Tag Archives: Phoenix

Nothing and Everything

A flashback from What Next, September 2015:

nothing everything

I was born in a Chicago suburb, surrounded by siblings and generations of family. We’d drive station wagons through gently sloped streets lined with maple, oak and elm trees year-round and lilac blossoms everywhere in the spring. Every weekend the entire family gathered at one or another’s home.

Family gatherings gradually changed after we all migrated to Phoenix. My grandparents and aunts settled over an hour’s drive away, my parents, siblings, and I on the opposite side of town. OlderBrother and I walked to school in a new, drier, hotter climate passing ocotillo, acacias, and towering oleander walls.

Discovering the areas surrounding our home gradually replaced weekly visits with family. For weeks we explored livestock pastures, orange groves and hay fields. Our favorite times were spent swinging from ropes tied to enormous trees over irrigation canals.

A week before I was to become an upperclassman at our grade school, we left my grandparents and aunts’ families behind. In two cars with trailers, our parents drove my five siblings and me across the dessert to southern California. Home became an apartment where there were more trees and a patio, but no yard.

Dad and Mother went to work immediately. Very used to caring for one another, my siblings and I took on the new climate, new society, a much faster pace and being strange, new kids in metropolitan schools.

Cool wasn’t about the weather anymore; you either were or you weren’t. In jeans, t-shirts and squaw boots, I wasn’t. My main concerns were hand washing laundry and getting dinner ready. When Mother and Dad were home together they usually argued. OlderBrother stopped being my pal and mostly worked on cars with friends. Still, we somehow got from day by day together. Some days were less together than others.

A few months later we moved into a house in a nicer suburb. Eventually OlderBrother discovered the bus lines to the beach, and went there often. The rest of us hoped to go with him some day.

Two years after coming to Los Angeles, one midweek day Mother pulled us from school and took us to Crystal Cove near Newport Beach.

The fresh ocean air lifted me from our life and for the first time in months I felt I could breathe. Tide pools, waves, kelp beds, sandpipers and sea gulls sent my senses and my imagination soaring. It was our last outing with Mother. Weeks later she left.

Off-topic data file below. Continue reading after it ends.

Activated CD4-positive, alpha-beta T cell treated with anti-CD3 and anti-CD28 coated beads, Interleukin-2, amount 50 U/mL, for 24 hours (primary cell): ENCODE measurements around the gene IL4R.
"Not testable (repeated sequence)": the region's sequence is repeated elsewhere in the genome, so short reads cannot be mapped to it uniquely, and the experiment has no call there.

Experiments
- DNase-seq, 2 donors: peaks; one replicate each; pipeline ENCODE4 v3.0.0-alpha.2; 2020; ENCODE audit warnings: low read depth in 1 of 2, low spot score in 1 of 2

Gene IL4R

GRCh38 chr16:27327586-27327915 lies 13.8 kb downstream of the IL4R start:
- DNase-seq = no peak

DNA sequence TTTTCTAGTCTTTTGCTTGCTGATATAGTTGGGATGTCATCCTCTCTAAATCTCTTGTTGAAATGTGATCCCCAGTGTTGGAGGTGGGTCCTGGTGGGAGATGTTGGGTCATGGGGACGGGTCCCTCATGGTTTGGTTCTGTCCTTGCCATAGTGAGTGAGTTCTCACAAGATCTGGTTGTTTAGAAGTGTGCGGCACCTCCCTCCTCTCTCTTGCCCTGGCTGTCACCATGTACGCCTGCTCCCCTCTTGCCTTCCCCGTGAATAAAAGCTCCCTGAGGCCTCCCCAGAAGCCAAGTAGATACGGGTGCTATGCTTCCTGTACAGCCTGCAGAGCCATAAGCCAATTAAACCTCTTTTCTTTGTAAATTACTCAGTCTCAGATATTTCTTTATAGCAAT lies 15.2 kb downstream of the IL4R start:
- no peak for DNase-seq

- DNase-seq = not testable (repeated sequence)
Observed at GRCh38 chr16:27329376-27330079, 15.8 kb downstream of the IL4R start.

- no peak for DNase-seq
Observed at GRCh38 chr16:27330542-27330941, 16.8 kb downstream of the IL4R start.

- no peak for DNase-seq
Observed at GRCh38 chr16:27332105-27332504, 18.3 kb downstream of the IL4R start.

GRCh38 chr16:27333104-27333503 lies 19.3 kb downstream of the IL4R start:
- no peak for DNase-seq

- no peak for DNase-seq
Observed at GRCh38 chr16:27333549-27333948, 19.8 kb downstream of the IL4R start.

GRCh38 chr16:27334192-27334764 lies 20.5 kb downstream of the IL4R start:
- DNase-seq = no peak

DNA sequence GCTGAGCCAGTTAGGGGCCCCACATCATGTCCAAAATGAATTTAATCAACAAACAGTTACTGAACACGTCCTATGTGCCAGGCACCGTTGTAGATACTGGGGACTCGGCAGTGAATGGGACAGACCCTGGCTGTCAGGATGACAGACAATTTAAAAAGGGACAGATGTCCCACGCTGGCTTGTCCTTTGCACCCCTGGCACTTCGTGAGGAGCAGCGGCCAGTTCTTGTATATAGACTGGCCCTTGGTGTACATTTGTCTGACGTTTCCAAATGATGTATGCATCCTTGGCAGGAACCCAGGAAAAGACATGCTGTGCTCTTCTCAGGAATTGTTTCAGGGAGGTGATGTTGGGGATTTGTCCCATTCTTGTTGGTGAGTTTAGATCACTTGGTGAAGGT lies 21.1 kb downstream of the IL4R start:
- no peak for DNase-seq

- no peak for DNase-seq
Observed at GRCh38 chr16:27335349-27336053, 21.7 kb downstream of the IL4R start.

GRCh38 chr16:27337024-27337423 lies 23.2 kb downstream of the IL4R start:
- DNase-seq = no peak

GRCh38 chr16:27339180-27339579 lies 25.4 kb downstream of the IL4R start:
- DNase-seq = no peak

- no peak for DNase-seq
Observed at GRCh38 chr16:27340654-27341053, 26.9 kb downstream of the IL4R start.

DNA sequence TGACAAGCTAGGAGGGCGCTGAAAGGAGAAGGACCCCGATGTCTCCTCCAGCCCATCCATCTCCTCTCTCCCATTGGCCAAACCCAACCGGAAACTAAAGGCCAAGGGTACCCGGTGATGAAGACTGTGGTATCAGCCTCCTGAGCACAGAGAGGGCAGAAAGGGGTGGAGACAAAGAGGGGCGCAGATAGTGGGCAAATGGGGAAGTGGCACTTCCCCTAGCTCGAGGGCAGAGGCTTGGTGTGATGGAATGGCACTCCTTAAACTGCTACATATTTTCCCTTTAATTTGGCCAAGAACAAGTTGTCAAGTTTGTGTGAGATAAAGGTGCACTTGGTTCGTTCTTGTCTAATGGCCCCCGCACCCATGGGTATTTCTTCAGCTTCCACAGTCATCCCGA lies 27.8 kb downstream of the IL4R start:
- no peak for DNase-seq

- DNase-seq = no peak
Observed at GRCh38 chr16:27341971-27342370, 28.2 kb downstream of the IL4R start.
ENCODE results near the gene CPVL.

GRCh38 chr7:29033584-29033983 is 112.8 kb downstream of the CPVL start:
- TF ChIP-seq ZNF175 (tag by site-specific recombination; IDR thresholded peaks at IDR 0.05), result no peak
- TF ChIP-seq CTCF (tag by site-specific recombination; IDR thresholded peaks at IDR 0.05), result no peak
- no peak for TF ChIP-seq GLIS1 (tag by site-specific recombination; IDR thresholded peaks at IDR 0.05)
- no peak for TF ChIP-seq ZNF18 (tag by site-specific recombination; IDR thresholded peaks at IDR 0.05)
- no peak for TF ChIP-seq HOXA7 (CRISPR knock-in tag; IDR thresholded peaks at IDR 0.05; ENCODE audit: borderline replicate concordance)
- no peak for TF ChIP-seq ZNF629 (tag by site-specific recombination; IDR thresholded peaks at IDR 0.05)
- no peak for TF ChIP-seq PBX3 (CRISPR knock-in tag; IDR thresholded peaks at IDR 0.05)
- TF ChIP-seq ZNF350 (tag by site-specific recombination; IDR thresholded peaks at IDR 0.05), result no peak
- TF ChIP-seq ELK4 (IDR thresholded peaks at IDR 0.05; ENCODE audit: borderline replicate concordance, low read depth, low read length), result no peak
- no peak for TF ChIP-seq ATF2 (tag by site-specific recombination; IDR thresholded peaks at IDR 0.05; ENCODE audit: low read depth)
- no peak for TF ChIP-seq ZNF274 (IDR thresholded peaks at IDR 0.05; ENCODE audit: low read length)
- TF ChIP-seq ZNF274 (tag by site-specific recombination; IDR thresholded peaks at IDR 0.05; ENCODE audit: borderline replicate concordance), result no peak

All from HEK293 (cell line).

I couldn’t get to the shore often enough for my liking. But whenever I could, I would dig my feet deep in the sand as though that would keep me from spinning off the planet. The beach became my sanctuary.

I mostly came with nothing, only to gaze where the sky meets the ocean. Between that horizon and my feet I found everything I needed.

In my desperation I prayed, and the Lord listened;
    he saved me from all my troubles.”  Psalm 34:6 (NLT)

 

Featured image courtesy dstiel at Pixabay

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Nothing and Everything – Repost

Our internet service has been uncooperative, (go figure, I’d recently commented that it’s improved).  Today I’m resigned to sharing an early post from Blogging U and The Next Best Thing.

 

nothing everything

I was born in a Chicago suburb, surrounded by generations of family. We’d drive station wagons and family sedans along paved roads through gentle slopes lined with lilac blossoms in spring, and various maples, oaks and elms year-round. Every weekend the entire family gathered at one or another’s home.

Family gatherings gradually changed after we all moved to Phoenix. My grandparents and aunts settled a half-day’s drive away, my parents, siblings, and I into a square pink house. Brother and I started school in a dry, hotter climate walking by ocotillo, acacias, and towering oleander walls.

Our playgrounds gradually replaced weekly visits with family. For weeks we explored livestock pastures, citrus groves and our favorite toys were ropes tied to enormous, friendly trees which we climbed to swing across the canals.  Later we practiced lying about swimming in the precarious waters.

Late in the summer before I was to become an upperclassman at our grade school,  we left my grandparents and aunts’ families behind. In two cars with trailers, our parents drove my five siblings, our German Shepherd a box full of her 12 suckling pups and me across the dessert to southern California. Home became a three-bedroom apartment where there were more trees, but no yard. Dad and Mother both went to jobs immediately.